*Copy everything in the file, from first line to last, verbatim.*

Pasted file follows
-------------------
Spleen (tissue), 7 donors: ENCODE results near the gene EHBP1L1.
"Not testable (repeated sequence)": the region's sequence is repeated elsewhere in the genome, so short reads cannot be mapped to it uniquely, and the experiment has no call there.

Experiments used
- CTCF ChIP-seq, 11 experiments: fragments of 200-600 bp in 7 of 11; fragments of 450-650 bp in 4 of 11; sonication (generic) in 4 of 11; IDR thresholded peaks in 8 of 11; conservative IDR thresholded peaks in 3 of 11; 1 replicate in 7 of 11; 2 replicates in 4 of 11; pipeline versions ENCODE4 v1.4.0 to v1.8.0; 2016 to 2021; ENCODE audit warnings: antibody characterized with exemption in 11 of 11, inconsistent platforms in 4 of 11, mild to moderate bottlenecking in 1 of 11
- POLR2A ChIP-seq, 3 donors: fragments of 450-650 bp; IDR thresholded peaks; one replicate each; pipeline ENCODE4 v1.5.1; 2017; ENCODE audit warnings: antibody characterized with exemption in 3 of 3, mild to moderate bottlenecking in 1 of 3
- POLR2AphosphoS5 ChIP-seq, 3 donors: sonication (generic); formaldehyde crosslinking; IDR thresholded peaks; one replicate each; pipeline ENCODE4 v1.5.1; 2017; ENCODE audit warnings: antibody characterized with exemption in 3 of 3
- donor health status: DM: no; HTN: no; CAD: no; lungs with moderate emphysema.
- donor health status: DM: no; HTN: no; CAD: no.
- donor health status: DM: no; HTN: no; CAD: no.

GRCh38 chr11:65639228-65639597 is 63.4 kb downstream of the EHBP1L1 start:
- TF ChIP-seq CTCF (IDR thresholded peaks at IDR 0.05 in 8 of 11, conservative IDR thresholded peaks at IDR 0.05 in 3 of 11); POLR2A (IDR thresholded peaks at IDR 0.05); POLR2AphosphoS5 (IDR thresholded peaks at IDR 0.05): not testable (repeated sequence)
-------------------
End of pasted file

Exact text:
Spleen (tissue), 7 donors: ENCODE results near the gene EHBP1L1.
"Not testable (repeated sequence)": the region's sequence is repeated elsewhere in the genome, so short reads cannot be mapped to it uniquely, and the experiment has no call there.

Experiments used
- CTCF ChIP-seq, 11 experiments: fragments of 200-600 bp in 7 of 11; fragments of 450-650 bp in 4 of 11; sonication (generic) in 4 of 11; IDR thresholded peaks in 8 of 11; conservative IDR thresholded peaks in 3 of 11; 1 replicate in 7 of 11; 2 replicates in 4 of 11; pipeline versions ENCODE4 v1.4.0 to v1.8.0; 2016 to 2021; ENCODE audit warnings: antibody characterized with exemption in 11 of 11, inconsistent platforms in 4 of 11, mild to moderate bottlenecking in 1 of 11
- POLR2A ChIP-seq, 3 donors: fragments of 450-650 bp; IDR thresholded peaks; one replicate each; pipeline ENCODE4 v1.5.1; 2017; ENCODE audit warnings: antibody characterized with exemption in 3 of 3, mild to moderate bottlenecking in 1 of 3
- POLR2AphosphoS5 ChIP-seq, 3 donors: sonication (generic); formaldehyde crosslinking; IDR thresholded peaks; one replicate each; pipeline ENCODE4 v1.5.1; 2017; ENCODE audit warnings: antibody characterized with exemption in 3 of 3
- donor health status: DM: no; HTN: no; CAD: no; lungs with moderate emphysema.
- donor health status: DM: no; HTN: no; CAD: no.
- donor health status: DM: no; HTN: no; CAD: no.

GRCh38 chr11:65639228-65639597 is 63.4 kb downstream of the EHBP1L1 start:
- TF ChIP-seq CTCF (IDR thresholded peaks at IDR 0.05 in 8 of 11, conservative IDR thresholded peaks at IDR 0.05 in 3 of 11); POLR2A (IDR thresholded peaks at IDR 0.05); POLR2AphosphoS5 (IDR thresholded peaks at IDR 0.05): not testable (repeated sequence)